Ana de Bettencourt-Dias' goal is straightforward: Work with faculty to enhance extramural grant funding at the University of Nevada, Reno. However, de Bettencourt-Dias, who becomes the University's associate vice president for research on June 1, acknowledges the undertaking will require a collaborative and focused effort.
In the coming weeks and months, she will familiarize herself with the many research programs under way - not just traditional scientific research undertaken in the University's labs, but the many non-traditional scholarly projects undertaken by faculty in creative disciplines as well.
At the same time, de Bettencourt-Dias will work closely with faculty researchers to increase their success in grant applications. A new writing group, for instance, instructs faculty on the fine points of successful applications.
And de Bettencourt-Dias will search out opportunities to create the cross-disciplinary consortiums that can successfully apply for very large grants for major projects.
As a key leader in the newly reorganized Office of the Vice President for Research and Innovation, de Bettencourt-Dias will establish relationships with the private sector focused on development of commercial applications of research developed at the University.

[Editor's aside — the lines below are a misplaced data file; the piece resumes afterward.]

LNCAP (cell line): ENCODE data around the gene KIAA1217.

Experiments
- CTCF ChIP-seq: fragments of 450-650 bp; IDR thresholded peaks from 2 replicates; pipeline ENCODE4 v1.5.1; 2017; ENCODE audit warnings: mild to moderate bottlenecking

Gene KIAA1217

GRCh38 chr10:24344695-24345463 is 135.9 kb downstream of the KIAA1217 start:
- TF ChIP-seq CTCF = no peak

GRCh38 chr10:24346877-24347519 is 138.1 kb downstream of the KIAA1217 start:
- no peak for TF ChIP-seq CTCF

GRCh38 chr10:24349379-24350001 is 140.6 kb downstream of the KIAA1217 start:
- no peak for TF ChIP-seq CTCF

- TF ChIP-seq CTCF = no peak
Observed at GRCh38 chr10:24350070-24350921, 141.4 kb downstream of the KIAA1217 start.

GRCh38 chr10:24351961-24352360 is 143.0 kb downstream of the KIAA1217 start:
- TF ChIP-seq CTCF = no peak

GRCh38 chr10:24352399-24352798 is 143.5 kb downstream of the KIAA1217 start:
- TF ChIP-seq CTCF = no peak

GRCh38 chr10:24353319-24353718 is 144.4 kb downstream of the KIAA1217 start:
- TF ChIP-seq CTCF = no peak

"We are fortunate to have someone of Ana's ability and reputation," says Mridul Gautam, vice president for research and innovation. "Ana is an outstanding researcher, teacher and a mentor to her students and junior faculty. She cares. She understands what the faculty and students at our University need, and she is dedicated to enhancing the research enterprise at the University. I look forward to working with her."
de Bettencourt-Dias says an increased flow of research grants to the University will help recruit and retain talented faculty. Along with the financial benefits of grant funding, support of applications for research grants makes a strong statement about the University's regard for promising faculty, de Bettencourt-Dias says.
"We want them to be successful, and we don't want them to leave when they become successful," she says.
Ambitious goals and high standards are nothing new to de Bettencourt-Dias, a professor of chemistry who came to the University in 2007. She will continue to lead a research team investigating the luminescence of lanthanide ions.
A graduate of Portugal's University of Lisbon, she earned her doctoral degree with magna cum laude honors at the University of Cologne in Germany. She was a Gulbenkian Postdoctoral Fellow at the University of California, Davis, and served on the faculty of Syracuse University before she came to the University.
"This is a time of momentum for the University and I am excited to have this opportunity to contribute to the growth and impact of research and innovation," she says.